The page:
Could a ‘microwave helmet’ help evaluate head injuries?

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Results from a new study suggest the technology could improve triage accuracy.

Microwave technology (MWT) has previously been evaluated for a number of medical applications including the ability to differentiate between haemorrhagic and ischemic stroke, and now a new study published in the Journal of Neurotrauma  has found that it shows promise as a tool for improving triage accuracy in patients with traumatic brain injury.

As part of the study, 20 patients hospitalised with chronic subdural haematoma and 20 healthy volunteers, were all measured with a MWT device. Measurements were compared to traditional CT scans. At 100 per cent sensitivity, the specificity was 75 per cent with all haematomas detected at the cost of 25 per cent false positives.

“The result is very promising even though the study is small and only focused on one type of head injury. The microwave helmet could improve the medical assessment of traumatic head injuries even before the patient arrives at the hospital,” says Johan Ljungqvist, specialist in neurosurgery at the Sahlgrenska University Hospital . “The result indicates that the microwave measurements can be useful in ambulances and in other care settings.”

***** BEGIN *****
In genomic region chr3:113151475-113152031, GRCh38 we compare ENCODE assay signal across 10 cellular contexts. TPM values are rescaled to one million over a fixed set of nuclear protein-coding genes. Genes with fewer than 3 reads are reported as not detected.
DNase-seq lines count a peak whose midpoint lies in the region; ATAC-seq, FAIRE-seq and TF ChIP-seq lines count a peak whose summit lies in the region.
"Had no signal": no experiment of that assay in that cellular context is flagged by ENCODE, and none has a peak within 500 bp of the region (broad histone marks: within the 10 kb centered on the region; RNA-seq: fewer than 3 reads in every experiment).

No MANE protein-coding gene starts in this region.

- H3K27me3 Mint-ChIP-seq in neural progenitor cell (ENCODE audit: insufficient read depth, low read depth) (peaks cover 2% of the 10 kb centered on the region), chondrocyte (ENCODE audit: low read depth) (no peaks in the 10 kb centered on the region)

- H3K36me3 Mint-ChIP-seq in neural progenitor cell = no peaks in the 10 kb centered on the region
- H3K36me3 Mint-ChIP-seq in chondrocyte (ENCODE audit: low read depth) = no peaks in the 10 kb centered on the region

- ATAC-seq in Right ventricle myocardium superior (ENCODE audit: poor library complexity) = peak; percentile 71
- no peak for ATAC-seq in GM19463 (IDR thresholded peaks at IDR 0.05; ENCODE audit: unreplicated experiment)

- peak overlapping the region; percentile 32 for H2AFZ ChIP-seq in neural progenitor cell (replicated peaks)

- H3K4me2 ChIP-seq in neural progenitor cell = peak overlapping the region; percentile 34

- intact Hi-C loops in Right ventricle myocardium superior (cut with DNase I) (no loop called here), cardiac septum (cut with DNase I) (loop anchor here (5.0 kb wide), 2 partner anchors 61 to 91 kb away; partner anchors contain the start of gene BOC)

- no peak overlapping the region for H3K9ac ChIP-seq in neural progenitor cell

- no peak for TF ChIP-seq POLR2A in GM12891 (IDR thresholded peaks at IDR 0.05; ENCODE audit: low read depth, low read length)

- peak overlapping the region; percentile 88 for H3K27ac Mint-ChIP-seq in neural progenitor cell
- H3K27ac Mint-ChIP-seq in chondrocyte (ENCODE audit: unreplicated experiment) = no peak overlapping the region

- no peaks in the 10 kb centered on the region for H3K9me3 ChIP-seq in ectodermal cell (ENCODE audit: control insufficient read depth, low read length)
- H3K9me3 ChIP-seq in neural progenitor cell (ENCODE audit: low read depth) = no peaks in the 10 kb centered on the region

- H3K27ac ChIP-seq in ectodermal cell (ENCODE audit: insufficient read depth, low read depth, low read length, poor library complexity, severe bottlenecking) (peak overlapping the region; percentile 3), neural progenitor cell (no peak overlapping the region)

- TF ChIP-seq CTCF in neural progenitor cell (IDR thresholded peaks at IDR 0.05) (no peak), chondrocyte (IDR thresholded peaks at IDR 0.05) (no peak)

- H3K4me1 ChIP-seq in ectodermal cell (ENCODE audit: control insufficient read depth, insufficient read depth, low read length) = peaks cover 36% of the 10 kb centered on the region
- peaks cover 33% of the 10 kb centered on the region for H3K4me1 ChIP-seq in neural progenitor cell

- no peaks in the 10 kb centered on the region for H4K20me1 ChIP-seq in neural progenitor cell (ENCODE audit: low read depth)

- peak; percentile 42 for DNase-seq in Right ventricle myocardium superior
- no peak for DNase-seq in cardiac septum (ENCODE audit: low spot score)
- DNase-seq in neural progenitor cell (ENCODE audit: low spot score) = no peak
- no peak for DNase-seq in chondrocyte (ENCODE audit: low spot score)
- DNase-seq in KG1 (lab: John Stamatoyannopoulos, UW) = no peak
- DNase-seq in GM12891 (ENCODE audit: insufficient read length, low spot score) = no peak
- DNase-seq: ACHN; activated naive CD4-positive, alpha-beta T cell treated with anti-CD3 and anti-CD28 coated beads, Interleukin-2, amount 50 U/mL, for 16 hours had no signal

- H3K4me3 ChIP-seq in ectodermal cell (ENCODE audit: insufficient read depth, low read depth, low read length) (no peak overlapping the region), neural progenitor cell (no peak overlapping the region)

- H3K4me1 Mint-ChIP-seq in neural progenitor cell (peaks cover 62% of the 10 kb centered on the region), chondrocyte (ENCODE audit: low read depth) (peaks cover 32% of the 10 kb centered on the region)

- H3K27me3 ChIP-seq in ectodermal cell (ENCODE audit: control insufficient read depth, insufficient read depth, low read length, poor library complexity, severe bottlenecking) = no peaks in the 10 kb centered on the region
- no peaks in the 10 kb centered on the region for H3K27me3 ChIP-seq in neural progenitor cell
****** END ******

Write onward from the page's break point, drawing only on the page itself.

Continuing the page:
Further studies are underway to evaluate MWT in patients with other intracranial haemorrhages.

An estimated 10 million people are affected annually by traumatic brain injuries.

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